Some call it an epidemic in the U.S. Military...Sexual assaults.
Despite the Department of Defense's zero tolerance policy, according to the Pentagon, last year there were more than 26,000 incidents.
The woman you are about to meet suffers from Post Traumatic Stress Disorder.
Susan Moseley has a hard time sleeping, takes anxiety medication, and recovered from an eating disorder.
Moseley has a hard time trusting men, but she shared her story with ABC36's Aaron Adelson, because she wants to help other victims.
Moseley says the best way for her to do that is to speak out.
The Army estimates one out of eight soldiers return with PTSD.
"One of the fears that you have is that your attacker is going to come back to find you again," said Susan Moseley, who served in the Army from late 1992-1996.
Moselely suffers from PTSD, but she does not have it, because of war.
"I always wonder where he is," said Moseley.
She says she found out who her attacker would be from the woman assigning her to her unit.
"She just said my advice is get a boyfriend as fast as you can. That will make him leave you alone," said Moseley.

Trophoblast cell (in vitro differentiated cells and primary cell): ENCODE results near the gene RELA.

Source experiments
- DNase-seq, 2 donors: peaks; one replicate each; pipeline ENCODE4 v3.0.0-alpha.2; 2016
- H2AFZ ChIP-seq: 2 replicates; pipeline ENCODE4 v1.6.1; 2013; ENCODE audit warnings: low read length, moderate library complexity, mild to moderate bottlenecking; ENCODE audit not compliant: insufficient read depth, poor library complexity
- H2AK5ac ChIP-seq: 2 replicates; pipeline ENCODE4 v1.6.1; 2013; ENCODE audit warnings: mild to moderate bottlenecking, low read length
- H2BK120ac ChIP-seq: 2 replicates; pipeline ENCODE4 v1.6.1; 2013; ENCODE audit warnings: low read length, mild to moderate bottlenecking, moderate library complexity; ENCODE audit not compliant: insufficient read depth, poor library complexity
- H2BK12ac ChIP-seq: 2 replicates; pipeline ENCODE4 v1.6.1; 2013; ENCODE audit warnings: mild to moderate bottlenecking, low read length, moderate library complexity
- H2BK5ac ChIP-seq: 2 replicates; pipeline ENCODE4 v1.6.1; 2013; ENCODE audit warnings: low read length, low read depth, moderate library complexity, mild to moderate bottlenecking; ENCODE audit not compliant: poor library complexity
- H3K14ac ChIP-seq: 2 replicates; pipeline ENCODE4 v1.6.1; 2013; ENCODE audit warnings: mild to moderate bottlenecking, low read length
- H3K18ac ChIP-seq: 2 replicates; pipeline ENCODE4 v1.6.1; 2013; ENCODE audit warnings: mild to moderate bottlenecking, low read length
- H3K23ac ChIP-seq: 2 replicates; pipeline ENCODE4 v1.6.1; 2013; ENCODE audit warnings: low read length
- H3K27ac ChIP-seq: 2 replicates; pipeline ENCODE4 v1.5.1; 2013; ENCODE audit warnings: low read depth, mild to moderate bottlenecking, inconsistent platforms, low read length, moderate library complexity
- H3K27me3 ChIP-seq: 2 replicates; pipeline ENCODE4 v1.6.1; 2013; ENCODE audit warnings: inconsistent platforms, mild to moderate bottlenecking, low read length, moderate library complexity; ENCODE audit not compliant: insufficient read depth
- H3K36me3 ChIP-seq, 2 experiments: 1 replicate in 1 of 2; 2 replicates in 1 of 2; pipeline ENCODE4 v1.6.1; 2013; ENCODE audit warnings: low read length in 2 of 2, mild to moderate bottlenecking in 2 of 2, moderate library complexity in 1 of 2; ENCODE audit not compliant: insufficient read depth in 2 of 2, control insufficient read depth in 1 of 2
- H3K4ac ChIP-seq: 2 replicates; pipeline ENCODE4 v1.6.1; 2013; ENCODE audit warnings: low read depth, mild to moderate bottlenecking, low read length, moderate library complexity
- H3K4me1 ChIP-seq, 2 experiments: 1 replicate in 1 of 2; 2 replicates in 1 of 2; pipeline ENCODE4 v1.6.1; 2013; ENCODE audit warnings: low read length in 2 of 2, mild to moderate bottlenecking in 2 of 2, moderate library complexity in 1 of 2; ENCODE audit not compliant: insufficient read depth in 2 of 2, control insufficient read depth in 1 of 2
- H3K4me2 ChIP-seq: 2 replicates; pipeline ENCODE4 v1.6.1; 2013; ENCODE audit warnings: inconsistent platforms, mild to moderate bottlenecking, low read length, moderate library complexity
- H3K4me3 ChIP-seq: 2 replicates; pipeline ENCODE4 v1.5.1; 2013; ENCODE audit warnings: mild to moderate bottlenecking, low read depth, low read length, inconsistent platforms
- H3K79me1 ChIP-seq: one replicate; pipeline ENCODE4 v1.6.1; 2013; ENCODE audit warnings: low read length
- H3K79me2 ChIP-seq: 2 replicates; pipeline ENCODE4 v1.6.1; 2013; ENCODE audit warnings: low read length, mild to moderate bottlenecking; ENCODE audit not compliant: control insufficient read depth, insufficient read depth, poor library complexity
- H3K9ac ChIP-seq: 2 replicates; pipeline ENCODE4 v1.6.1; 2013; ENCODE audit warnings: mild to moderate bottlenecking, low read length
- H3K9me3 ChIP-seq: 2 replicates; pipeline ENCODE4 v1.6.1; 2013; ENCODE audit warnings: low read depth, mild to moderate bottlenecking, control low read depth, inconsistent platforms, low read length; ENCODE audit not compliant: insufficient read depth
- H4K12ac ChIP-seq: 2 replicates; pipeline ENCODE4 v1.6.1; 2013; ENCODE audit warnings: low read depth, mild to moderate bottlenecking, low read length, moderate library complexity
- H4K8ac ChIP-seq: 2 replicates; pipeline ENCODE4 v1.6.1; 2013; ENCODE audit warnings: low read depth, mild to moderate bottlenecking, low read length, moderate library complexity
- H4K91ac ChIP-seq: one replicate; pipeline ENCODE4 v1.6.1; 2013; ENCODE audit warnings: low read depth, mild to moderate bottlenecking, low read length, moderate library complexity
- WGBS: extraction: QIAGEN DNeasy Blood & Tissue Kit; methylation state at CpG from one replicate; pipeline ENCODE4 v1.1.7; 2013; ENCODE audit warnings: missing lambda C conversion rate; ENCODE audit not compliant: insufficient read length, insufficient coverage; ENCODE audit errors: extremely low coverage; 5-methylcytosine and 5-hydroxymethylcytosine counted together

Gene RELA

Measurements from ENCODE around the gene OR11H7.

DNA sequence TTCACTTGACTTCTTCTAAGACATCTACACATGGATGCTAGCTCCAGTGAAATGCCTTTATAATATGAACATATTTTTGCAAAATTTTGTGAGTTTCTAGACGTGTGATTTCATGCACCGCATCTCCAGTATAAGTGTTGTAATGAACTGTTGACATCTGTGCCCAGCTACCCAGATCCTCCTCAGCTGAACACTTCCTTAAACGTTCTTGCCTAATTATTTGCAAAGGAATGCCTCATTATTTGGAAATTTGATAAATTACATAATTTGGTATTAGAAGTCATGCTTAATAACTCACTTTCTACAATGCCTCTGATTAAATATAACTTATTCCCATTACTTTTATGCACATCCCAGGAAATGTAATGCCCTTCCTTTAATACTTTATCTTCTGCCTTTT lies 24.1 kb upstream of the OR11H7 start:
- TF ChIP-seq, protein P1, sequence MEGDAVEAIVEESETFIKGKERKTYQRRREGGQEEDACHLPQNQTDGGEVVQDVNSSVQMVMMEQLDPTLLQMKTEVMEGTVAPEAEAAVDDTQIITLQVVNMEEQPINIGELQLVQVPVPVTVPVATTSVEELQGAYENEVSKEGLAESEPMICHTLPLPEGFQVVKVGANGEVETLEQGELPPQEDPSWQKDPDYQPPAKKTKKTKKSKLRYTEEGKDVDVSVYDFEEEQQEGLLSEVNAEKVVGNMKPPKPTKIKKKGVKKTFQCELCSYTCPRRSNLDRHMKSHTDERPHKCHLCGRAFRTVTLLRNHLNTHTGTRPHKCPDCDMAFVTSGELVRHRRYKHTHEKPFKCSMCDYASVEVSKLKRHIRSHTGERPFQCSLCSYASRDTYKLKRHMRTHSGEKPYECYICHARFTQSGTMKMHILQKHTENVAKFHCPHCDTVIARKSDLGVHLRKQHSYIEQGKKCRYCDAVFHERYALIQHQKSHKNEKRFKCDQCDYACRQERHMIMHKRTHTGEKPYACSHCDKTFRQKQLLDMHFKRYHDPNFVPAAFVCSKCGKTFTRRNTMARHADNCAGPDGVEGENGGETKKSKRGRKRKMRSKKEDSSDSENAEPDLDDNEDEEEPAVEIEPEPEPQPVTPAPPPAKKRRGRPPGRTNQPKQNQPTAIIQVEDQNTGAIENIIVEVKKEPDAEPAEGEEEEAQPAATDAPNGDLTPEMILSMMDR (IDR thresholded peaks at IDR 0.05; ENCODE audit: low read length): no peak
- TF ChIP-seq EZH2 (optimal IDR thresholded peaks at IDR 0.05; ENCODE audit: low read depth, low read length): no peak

Moseley says the Sergeant of her Army unit repeatedly sexually assaulted her.
"It was psychological tactics of getting you alone, getting you outside of your comfort zone, and inappropriate touching occurred, which then led to to other inappropriate activity, which led to things far beyond that," said Moseley.
Last year the military had thousands of reported sexual assaults, and tens of thousands more that went unreported.
In addition to due process, those victims need help.
"My experiences at the VA have not been great ones, and my hope is that these females that come back are going to get the quality of care that when we signed on the dotted line we were told this is what you're going to get if you serve our country," said Moseley.
She called her state Representative, Susan Westrom, to try to get better care.
"This has been one of the most important things that I've had the honor of fighting for and working," said Rep. Westrom (D) Fayette County.
At the state level, Westrom says there was not much she could do. So they went Federal.
On Monday, Congressman Andy Barr will announce a bill to allow military sexual trauma victims to get treatment outside the VA.
"If given the choice, I would have rather been attacked by an enemy rather than someone that was in my chain of command," said Moseley.